Wednesday, August 29, 2007

Burnt Coat Harbor

Tuesday August 28,2007


Duck Harbor, Isle Au Haut


Duck Harbor is a small place, just a cut between two granite walls filled with sea water leading to an inner cove surrounded by rocky beach. Dark green spruce surround the harbor where they can find soil between the granite outcrops. In some places where the soil is too thin for trees or they have been toppled by some storm, there are meadows of grass and low bush blue berry. A small landing protrudes into the harbor from the southern shore. The ferry from Stonington lands here several times a day bringing walkers to the National Park. Anchoring space is at a premium. We were one of half-a-dozen boats and there was space for only one or two more. Our spot was near the opening of the cove and would have been rolly (snogg if it had not been such a quiet night. I woke once as the tide turned after midnight to find we had swung on the outging tide and lay among quietly between the moonlight bathed outcrops which mark the entrance.

In the morning we walked the trail up which leads over the height of Duck Harbor Mountain at this end of Isle Au Haut. The mountain is not tall, perhaps about 400 feet, but the trail often leads up steep outcrops of rock where you must pick your hand and foorholds carefully, especially on the descents. I found this difficult, especially as I had sprained my right wrist when I tripped and fell walking to the outhouse in the morning and could not put weight on it. The scenary and views were spectacular. Peter Fifield and I set out before the first ferry of hikers arrived and so we had the place to ourselves. In several places we dropped off the granite outcrops to make our way through lush cool canyons among the spruce. White and green mosses carpeted the ground. After an hour and a half, perhaps two we emerged on at an open beach covered in cobbles on the south side of the island.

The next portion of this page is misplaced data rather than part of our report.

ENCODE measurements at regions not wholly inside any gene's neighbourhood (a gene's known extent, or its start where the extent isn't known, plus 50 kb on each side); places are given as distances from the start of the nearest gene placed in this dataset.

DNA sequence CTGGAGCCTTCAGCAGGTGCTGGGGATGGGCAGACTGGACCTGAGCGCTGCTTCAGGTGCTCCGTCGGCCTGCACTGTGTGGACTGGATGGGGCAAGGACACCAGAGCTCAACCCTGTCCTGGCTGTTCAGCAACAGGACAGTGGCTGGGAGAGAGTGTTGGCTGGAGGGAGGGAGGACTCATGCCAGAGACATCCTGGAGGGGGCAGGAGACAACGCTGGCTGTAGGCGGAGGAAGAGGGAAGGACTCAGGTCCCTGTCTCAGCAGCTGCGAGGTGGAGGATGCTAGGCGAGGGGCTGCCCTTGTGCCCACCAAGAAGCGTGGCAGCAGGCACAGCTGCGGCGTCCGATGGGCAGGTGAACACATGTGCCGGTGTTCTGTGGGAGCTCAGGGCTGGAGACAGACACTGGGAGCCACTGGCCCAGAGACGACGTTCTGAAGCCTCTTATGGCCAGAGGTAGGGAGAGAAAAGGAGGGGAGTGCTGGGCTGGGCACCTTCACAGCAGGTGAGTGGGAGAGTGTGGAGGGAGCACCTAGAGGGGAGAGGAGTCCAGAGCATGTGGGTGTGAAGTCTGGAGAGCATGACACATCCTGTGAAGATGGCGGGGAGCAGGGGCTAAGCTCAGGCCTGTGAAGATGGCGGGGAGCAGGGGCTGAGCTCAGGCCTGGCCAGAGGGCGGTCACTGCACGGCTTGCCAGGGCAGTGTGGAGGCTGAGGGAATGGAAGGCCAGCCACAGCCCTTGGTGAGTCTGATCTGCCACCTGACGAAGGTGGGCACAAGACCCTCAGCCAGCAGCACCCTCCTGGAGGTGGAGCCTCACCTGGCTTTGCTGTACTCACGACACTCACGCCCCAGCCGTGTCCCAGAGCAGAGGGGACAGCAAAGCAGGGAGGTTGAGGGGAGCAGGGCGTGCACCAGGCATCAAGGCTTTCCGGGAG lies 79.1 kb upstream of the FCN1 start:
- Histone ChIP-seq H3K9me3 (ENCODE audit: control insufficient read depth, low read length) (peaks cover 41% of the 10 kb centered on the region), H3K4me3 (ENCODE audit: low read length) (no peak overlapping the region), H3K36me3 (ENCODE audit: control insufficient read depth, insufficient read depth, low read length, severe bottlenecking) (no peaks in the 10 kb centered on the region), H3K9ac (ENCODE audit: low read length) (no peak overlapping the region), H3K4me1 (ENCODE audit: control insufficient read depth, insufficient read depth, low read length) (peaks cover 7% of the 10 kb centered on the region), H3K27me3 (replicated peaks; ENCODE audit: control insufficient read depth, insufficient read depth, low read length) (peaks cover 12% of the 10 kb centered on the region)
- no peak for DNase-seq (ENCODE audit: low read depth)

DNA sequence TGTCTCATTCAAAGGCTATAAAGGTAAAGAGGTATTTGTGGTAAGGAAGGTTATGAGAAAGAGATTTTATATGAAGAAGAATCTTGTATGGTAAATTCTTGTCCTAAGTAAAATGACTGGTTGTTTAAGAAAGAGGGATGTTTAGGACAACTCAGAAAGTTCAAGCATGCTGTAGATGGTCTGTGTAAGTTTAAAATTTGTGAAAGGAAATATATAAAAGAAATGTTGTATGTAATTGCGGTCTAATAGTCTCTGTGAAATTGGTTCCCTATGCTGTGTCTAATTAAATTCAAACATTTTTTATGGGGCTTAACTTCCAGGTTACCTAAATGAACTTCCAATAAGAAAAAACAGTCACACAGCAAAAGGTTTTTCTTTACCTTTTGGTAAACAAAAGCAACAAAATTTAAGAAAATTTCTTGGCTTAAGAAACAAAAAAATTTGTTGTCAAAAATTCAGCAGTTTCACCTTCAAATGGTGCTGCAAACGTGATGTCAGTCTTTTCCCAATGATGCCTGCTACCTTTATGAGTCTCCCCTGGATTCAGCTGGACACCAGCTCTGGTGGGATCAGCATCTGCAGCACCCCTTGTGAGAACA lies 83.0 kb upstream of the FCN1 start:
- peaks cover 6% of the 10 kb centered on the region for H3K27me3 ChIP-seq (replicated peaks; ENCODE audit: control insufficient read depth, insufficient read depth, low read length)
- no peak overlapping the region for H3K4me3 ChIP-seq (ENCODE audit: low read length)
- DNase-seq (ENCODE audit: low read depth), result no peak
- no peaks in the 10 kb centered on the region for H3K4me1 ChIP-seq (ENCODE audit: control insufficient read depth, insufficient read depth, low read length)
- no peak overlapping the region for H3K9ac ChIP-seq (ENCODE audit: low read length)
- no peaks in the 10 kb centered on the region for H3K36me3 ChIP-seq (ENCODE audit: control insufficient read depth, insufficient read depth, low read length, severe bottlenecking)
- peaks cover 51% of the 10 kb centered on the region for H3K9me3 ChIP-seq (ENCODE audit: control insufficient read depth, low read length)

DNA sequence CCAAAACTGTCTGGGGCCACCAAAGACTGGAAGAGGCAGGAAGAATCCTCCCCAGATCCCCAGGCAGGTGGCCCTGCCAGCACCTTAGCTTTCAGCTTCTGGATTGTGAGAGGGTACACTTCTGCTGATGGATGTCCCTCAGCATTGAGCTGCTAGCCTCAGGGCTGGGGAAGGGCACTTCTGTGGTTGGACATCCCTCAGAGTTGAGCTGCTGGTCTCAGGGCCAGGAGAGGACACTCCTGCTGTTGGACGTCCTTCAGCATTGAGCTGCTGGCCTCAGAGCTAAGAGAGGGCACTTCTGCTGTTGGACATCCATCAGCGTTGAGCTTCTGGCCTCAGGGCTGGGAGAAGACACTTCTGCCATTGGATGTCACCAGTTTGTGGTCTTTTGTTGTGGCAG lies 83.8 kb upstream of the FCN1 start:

After walking along the coast for 15 minutes to the west we found the dirt road and followed it back to the harbor. Handling the dinghy lines and even getting into the dinghy revealed just how sore my hand was, but Fifield made an icepack, I took some Advil and an hour later the swelling had gone down and I was at the tiller again.

We sailed close to the coast and explored Moore's harbor. Here Pete saw some curious birds and more trees on shore decorated with lobster traps. (picture to come) After sailing through the Isle Au Haut thorofare with a nice following breeze and a quick reach up to Merchants Island, the wind died while we were admiring the schooners we would follow into Burnt Coat Harbor on Swan Island.

1 comment:

Sandra said...

Great blog! I like plotting your course in Peter's A Crusing Guide to the Maine Coast!